The Subtleties of Hospitality: Lodging in the Sharing Economy

Take it from me: If you are in desperate need of a topic to discuss in relation to the hospitality industry, whether it be for an online discussion board post, a capstone essay, or a face-to-face class meeting in which you feel as though you must boost your verbal participation, look no further than Airbnb.

Truthfully, I can state that over the past two years over which I have increasingly become acclimated to the evolution of the lodging sector, this company has appeared a multitude of times and in a number of formats. In fact, while I do often experience a bit of “Airbnb fatigue” after reading post after post, textbook after textbook, and article after article on the topic, I cannot deny that I only contribute to this phenomenon that infiltrates my studies.

So, I am here today to, once again, perpetuate the Airbnb discourse.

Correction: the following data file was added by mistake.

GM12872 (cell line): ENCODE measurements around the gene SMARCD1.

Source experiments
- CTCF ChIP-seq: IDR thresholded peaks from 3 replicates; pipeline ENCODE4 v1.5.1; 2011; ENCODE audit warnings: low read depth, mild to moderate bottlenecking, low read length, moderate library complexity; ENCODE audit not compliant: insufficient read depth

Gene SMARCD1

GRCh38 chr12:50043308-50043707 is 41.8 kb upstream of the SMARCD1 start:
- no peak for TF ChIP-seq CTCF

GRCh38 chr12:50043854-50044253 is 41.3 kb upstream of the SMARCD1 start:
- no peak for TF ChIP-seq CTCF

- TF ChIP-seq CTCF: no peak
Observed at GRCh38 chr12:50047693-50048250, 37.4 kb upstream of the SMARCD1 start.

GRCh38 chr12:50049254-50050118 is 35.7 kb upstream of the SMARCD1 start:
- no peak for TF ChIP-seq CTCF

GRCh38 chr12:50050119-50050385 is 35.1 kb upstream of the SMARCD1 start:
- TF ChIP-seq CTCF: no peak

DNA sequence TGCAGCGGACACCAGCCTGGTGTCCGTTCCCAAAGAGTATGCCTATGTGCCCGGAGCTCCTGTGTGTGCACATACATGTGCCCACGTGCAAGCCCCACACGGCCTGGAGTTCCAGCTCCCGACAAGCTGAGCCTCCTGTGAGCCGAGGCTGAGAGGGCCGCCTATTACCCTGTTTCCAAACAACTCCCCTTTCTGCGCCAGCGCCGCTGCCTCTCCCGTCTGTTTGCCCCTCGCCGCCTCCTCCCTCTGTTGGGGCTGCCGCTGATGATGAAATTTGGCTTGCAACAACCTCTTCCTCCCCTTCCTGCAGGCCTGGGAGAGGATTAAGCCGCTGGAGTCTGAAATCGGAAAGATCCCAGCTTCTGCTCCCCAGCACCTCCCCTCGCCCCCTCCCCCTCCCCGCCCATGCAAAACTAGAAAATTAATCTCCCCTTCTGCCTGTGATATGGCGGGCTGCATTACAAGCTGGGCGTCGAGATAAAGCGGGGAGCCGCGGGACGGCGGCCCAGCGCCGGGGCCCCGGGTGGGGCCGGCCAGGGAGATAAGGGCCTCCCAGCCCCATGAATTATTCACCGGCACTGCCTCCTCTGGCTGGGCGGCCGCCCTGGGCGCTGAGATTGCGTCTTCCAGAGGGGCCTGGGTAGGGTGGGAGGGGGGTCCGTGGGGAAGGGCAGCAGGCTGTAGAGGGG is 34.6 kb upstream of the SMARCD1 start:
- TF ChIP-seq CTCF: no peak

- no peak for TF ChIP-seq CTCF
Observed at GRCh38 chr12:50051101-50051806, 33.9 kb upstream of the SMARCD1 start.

Why, one may ask?

Well, because Airbnb really just is that interesting, dynamic, and potentially consequential to the hospitality industry–an area already facing a remarkable number of issues (hello, concurrent labor shortage and experimentation with automation, not to mention human resources troubles and environmental impacts).

For those who are unaware of what exactly Airbnb is, I would recommend that you take a look at the company’s website; otherwise, you must simply digest my summation of this entity as an apt example of the sharing economy, due to its status as a way in which “hosts” are able to rent out lodging spaces (such as homes) and experiences to guests through an online platform.